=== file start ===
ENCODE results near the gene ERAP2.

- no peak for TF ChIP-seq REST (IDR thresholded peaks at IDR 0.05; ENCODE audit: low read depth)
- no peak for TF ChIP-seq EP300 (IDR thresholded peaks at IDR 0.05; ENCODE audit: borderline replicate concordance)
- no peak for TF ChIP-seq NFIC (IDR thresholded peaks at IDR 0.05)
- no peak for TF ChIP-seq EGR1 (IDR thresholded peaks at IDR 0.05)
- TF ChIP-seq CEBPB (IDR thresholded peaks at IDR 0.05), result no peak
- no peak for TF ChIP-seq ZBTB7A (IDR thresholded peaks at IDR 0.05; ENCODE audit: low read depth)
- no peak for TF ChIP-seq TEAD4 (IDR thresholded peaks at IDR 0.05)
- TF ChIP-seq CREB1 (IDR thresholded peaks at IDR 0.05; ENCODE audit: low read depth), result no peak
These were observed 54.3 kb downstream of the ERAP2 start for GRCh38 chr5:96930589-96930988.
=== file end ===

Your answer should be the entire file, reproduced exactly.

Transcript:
ENCODE results near the gene ERAP2.

- no peak for TF ChIP-seq REST (IDR thresholded peaks at IDR 0.05; ENCODE audit: low read depth)
- no peak for TF ChIP-seq EP300 (IDR thresholded peaks at IDR 0.05; ENCODE audit: borderline replicate concordance)
- no peak for TF ChIP-seq NFIC (IDR thresholded peaks at IDR 0.05)
- no peak for TF ChIP-seq EGR1 (IDR thresholded peaks at IDR 0.05)
- TF ChIP-seq CEBPB (IDR thresholded peaks at IDR 0.05), result no peak
- no peak for TF ChIP-seq ZBTB7A (IDR thresholded peaks at IDR 0.05; ENCODE audit: low read depth)
- no peak for TF ChIP-seq TEAD4 (IDR thresholded peaks at IDR 0.05)
- TF ChIP-seq CREB1 (IDR thresholded peaks at IDR 0.05; ENCODE audit: low read depth), result no peak
These were observed 54.3 kb downstream of the ERAP2 start for GRCh38 chr5:96930589-96930988.